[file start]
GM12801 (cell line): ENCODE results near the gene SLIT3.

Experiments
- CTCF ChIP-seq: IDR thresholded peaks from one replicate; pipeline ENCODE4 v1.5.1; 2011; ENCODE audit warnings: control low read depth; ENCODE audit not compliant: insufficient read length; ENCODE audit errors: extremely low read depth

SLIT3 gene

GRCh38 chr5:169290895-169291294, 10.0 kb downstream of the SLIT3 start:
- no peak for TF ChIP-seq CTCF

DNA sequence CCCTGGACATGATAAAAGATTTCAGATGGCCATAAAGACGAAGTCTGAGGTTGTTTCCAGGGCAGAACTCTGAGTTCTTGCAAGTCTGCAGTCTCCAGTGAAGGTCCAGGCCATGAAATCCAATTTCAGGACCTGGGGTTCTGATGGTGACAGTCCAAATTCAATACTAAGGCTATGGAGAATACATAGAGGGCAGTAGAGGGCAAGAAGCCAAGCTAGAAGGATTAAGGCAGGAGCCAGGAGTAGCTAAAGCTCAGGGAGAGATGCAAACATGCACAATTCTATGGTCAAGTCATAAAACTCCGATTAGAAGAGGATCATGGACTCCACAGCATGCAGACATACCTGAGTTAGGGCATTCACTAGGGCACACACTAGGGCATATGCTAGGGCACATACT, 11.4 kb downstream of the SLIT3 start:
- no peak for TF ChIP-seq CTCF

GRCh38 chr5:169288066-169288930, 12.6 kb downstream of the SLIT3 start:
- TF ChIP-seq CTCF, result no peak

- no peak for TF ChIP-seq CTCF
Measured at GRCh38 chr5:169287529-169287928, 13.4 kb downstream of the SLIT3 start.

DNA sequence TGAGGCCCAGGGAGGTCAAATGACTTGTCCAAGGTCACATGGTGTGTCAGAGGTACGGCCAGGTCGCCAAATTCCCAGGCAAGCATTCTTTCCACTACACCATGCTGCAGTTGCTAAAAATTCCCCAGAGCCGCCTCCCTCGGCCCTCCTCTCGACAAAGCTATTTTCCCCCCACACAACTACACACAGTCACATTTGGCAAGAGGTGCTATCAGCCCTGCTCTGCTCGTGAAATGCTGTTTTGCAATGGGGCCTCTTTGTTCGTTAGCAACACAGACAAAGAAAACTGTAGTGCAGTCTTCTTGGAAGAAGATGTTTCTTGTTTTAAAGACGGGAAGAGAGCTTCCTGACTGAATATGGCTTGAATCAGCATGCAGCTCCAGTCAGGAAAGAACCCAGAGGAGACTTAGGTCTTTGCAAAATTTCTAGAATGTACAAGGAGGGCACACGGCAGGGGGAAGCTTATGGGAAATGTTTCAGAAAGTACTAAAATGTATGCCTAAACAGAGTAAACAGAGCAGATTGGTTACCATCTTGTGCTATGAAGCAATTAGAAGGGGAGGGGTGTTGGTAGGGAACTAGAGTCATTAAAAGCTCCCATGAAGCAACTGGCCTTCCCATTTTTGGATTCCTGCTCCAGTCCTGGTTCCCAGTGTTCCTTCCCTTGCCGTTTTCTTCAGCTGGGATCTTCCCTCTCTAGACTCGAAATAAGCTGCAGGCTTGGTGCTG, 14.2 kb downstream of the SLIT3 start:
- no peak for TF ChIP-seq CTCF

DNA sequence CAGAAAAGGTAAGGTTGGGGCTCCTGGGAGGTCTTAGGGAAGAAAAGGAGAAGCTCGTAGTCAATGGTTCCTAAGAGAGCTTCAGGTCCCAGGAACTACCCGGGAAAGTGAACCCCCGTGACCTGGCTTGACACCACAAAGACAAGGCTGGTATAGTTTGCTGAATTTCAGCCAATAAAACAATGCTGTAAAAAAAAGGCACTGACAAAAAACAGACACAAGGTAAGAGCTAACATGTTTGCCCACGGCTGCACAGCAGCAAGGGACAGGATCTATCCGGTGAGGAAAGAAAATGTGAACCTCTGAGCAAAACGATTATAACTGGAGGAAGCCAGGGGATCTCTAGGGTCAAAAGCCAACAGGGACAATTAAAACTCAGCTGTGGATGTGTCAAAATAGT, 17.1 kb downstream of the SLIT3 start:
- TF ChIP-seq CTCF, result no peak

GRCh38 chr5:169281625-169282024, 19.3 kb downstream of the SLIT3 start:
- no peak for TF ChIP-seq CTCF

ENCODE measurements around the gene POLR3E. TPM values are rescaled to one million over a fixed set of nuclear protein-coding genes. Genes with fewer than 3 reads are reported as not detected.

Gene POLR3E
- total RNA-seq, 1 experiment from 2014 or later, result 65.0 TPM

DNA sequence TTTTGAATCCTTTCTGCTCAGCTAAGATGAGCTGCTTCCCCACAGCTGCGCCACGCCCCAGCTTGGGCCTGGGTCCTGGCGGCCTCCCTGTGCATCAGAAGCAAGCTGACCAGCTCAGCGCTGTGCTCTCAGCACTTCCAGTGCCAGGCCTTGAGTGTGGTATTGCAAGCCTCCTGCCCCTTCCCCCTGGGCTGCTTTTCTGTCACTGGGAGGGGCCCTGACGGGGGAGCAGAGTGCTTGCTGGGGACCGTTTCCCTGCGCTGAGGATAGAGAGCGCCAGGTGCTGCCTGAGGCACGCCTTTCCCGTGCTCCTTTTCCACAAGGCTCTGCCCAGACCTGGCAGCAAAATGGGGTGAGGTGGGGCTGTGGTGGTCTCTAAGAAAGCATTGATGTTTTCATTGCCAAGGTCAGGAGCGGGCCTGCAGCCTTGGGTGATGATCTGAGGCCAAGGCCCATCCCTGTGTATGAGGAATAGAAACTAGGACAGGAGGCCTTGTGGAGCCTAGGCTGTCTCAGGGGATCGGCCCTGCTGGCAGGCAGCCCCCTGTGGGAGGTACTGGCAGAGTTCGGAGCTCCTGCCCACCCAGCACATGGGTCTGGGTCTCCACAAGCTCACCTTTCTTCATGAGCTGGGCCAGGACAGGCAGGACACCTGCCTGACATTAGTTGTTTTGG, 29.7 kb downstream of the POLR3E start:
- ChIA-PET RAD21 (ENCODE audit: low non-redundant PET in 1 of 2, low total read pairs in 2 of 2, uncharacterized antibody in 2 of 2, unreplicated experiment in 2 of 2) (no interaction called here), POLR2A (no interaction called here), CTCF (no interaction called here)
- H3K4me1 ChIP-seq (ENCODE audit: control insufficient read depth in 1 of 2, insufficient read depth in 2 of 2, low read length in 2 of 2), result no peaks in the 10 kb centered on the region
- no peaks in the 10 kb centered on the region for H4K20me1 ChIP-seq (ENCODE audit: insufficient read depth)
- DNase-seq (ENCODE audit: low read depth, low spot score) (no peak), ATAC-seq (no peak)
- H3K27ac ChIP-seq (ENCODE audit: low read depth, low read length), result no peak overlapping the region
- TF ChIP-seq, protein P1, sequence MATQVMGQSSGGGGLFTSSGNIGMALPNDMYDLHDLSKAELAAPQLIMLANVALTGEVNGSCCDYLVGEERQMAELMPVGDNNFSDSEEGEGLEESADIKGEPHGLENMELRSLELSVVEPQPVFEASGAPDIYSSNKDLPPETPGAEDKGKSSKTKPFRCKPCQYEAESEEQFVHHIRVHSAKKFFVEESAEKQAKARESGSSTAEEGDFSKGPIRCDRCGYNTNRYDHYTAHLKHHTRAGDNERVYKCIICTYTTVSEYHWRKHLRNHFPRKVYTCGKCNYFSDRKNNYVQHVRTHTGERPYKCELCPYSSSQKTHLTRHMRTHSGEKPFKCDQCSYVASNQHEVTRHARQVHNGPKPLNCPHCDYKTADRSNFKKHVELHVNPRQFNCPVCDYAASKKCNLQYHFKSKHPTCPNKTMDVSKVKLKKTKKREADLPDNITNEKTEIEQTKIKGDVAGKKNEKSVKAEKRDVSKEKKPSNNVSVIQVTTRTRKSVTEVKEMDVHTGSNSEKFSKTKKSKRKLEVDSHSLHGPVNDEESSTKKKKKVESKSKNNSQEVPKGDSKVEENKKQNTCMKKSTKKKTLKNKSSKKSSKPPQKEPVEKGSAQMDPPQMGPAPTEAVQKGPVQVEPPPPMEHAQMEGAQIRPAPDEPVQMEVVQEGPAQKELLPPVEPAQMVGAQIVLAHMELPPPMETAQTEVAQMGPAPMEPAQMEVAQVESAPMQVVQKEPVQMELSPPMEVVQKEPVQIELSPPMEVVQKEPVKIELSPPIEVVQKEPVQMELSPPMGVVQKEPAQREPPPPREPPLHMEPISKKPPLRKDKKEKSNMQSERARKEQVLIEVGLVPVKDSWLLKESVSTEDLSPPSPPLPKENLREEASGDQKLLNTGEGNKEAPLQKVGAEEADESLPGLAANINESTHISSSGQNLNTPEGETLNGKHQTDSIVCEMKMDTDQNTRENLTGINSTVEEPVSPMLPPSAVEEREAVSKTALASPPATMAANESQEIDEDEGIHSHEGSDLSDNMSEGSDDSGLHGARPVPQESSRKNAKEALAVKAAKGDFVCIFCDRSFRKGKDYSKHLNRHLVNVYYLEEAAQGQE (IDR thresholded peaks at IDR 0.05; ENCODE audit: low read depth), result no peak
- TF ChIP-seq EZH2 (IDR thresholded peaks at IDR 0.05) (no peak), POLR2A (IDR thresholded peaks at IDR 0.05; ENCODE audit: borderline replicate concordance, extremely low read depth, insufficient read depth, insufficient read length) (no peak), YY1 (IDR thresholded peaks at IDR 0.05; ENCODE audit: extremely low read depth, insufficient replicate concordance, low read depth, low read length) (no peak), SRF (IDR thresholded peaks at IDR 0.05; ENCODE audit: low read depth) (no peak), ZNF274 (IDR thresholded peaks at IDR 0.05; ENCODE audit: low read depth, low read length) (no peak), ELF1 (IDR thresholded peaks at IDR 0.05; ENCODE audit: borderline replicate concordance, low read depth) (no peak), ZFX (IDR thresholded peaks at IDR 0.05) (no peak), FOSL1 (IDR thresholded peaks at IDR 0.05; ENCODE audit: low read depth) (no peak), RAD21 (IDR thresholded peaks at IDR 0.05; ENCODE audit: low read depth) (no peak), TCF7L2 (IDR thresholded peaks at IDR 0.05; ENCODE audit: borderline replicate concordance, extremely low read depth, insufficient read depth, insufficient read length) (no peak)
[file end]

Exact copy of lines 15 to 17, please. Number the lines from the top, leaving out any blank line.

DNA sequence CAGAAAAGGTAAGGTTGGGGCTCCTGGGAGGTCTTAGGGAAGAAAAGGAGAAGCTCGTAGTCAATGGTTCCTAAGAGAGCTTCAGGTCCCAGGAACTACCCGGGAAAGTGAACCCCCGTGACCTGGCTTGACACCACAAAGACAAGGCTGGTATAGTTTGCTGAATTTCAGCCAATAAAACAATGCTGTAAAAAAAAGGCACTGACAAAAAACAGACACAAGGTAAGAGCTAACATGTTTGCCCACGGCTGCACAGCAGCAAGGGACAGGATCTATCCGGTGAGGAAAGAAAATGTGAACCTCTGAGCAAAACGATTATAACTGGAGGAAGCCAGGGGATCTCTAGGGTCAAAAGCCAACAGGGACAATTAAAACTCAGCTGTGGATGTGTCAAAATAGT, 17.1 kb downstream of the SLIT3 start:
- TF ChIP-seq CTCF, result no peak

GRCh38 chr5:169281625-169282024, 19.3 kb downstream of the SLIT3 start: